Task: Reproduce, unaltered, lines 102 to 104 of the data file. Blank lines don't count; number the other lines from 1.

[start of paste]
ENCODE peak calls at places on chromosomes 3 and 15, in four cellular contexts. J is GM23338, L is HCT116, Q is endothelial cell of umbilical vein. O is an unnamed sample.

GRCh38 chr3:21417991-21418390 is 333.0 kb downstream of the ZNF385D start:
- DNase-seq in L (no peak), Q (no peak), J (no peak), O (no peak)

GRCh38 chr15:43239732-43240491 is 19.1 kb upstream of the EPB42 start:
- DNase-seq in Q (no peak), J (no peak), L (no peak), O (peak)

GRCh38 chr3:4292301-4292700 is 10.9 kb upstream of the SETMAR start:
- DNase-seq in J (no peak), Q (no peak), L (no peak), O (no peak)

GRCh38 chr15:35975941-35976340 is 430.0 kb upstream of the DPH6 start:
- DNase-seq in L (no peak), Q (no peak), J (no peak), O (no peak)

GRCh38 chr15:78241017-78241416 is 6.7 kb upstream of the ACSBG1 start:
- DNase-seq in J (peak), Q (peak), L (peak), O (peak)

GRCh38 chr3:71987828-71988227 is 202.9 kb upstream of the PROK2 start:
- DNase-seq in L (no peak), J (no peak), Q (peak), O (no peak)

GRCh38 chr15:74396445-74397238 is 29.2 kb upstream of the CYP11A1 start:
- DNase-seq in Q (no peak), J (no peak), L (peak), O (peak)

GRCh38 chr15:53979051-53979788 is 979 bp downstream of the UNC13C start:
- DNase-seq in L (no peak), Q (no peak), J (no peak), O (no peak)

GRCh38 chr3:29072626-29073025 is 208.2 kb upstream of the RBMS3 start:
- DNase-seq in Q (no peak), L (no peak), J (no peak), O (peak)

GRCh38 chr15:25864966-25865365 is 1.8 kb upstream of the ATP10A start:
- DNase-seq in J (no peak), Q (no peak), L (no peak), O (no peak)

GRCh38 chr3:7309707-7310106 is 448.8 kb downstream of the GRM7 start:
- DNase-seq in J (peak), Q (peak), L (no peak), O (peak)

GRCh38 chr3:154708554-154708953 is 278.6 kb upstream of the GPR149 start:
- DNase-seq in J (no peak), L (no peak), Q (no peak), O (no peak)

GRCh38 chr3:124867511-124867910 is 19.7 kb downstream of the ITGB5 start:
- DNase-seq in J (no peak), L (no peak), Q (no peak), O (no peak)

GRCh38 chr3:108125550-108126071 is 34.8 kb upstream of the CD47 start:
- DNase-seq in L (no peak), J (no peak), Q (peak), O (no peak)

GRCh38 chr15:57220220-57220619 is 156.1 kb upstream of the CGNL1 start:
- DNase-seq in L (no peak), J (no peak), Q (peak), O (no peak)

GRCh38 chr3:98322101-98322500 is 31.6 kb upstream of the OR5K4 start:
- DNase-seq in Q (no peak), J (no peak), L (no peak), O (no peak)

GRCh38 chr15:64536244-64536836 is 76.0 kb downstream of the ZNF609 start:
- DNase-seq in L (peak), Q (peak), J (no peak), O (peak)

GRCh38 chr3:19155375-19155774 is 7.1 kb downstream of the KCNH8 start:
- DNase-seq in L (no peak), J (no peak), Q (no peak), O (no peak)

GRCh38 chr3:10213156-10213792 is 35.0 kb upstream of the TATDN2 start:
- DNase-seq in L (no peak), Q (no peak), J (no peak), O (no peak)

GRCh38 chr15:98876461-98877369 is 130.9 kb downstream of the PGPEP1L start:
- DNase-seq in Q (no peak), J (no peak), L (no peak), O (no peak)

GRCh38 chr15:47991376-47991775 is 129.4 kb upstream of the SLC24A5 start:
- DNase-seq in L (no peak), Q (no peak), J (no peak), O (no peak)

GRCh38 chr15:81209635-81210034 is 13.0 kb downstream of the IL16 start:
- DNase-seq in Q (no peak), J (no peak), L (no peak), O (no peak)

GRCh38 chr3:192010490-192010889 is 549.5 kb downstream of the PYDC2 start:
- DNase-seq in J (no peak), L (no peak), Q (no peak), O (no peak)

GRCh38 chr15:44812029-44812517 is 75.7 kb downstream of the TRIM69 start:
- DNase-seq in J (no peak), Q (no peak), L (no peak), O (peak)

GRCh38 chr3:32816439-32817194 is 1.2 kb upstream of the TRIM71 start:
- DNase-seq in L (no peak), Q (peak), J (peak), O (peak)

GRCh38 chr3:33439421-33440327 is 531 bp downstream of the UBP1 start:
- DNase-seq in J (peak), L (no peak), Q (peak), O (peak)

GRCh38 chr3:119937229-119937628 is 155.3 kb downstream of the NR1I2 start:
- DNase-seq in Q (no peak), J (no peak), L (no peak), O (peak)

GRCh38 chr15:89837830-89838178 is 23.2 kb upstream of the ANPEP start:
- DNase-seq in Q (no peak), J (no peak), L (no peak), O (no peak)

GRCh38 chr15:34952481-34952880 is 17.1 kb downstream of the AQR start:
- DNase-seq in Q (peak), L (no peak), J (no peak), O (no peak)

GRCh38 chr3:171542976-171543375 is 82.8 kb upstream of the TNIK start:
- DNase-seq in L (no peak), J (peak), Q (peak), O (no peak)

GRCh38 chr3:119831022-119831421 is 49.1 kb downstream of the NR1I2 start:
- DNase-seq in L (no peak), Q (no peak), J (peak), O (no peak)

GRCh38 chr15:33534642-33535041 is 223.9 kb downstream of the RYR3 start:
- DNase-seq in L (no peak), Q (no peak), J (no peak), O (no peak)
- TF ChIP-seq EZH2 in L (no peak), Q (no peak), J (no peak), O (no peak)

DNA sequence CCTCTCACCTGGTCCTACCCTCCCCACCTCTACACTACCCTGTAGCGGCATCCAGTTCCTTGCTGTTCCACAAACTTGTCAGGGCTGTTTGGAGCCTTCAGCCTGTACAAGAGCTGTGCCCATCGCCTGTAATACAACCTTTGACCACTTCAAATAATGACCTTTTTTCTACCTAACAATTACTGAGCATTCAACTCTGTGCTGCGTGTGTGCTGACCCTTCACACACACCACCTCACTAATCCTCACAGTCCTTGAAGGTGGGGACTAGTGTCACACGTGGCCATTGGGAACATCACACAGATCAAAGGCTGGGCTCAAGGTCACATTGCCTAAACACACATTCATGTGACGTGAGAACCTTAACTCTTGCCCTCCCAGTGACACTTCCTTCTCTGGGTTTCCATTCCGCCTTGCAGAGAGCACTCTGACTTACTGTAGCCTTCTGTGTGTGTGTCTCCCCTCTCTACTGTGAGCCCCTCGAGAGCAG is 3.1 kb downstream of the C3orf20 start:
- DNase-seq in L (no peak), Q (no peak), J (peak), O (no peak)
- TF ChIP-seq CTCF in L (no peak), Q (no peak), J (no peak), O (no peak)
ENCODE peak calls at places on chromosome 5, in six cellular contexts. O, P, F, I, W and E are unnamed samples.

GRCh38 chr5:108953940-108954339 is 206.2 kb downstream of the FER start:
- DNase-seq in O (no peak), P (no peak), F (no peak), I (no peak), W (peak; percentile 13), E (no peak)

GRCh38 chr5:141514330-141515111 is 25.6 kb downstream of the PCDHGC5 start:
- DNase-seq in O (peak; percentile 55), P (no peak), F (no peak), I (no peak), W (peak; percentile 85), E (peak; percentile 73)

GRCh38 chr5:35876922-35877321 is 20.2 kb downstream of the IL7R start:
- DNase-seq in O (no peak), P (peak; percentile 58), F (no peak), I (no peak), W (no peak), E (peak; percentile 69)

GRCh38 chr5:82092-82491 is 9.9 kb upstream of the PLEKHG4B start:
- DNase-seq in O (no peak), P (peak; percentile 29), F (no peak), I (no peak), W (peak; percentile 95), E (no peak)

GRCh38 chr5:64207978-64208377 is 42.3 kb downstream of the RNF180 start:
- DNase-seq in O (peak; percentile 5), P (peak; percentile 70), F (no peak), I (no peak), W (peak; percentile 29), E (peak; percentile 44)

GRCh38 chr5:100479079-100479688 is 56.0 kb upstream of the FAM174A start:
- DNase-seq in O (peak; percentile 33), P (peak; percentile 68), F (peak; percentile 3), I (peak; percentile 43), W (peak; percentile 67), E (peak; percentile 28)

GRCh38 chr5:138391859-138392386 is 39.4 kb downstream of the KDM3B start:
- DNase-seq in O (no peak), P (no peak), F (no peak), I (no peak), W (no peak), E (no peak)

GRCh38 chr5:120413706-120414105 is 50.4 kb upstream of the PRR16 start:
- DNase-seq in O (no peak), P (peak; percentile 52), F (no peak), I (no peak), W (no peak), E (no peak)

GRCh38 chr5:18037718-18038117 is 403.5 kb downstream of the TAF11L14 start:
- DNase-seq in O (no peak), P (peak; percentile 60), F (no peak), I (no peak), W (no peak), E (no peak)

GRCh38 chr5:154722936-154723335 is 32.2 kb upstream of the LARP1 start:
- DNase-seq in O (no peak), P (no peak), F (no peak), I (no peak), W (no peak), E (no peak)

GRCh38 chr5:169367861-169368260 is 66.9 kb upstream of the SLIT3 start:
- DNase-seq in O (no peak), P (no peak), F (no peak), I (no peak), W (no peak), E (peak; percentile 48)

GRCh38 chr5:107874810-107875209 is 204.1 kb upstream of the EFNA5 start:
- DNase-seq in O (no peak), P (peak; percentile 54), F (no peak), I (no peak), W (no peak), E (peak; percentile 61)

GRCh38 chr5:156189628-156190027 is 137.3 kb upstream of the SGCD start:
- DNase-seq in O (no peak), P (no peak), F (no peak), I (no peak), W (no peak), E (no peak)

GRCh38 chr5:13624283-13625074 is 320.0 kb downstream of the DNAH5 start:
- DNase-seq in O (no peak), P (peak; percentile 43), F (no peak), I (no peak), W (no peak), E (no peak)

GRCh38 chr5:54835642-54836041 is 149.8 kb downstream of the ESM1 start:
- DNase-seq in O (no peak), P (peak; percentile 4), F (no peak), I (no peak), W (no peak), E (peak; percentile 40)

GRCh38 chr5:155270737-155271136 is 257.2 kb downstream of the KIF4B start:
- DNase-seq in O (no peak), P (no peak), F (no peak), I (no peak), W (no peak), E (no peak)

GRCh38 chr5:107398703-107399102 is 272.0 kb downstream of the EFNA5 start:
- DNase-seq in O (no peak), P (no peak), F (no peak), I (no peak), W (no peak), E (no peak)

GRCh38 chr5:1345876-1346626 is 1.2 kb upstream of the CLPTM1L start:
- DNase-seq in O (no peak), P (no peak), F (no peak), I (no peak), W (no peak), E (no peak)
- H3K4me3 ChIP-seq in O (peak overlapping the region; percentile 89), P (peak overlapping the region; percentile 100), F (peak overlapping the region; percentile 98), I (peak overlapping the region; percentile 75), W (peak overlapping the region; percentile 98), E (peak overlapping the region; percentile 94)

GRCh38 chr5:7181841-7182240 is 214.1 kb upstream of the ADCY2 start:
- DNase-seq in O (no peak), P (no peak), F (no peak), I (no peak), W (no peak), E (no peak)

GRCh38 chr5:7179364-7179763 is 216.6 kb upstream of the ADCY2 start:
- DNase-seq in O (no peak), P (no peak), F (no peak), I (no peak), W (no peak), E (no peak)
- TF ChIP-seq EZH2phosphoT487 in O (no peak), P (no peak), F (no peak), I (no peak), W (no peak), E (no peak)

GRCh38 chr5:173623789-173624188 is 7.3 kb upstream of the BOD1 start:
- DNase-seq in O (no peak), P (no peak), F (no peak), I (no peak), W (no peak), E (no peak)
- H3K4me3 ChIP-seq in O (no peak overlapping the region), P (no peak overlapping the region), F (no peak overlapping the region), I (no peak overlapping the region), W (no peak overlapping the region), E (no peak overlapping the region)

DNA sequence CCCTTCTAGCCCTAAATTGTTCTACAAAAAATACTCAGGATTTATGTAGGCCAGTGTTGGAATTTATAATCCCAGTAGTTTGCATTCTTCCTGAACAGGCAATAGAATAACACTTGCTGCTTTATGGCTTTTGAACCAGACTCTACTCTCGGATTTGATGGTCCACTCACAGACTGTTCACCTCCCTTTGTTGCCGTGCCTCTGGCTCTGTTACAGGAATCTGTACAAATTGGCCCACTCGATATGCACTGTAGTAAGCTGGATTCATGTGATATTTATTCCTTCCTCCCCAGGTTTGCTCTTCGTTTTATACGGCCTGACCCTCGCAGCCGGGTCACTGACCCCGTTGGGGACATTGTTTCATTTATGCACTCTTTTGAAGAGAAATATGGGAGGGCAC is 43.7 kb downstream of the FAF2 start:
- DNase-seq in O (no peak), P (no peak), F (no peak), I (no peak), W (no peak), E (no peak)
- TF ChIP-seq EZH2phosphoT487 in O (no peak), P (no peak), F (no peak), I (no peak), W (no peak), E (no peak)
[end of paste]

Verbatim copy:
- DNase-seq in O (no peak), P (no peak), F (no peak), I (no peak), W (no peak), E (no peak)

GRCh38 chr5:107398703-107399102 is 272.0 kb downstream of the EFNA5 start:
- DNase-seq in O (no peak), P (no peak), F (no peak), I (no peak), W (no peak), E (no peak)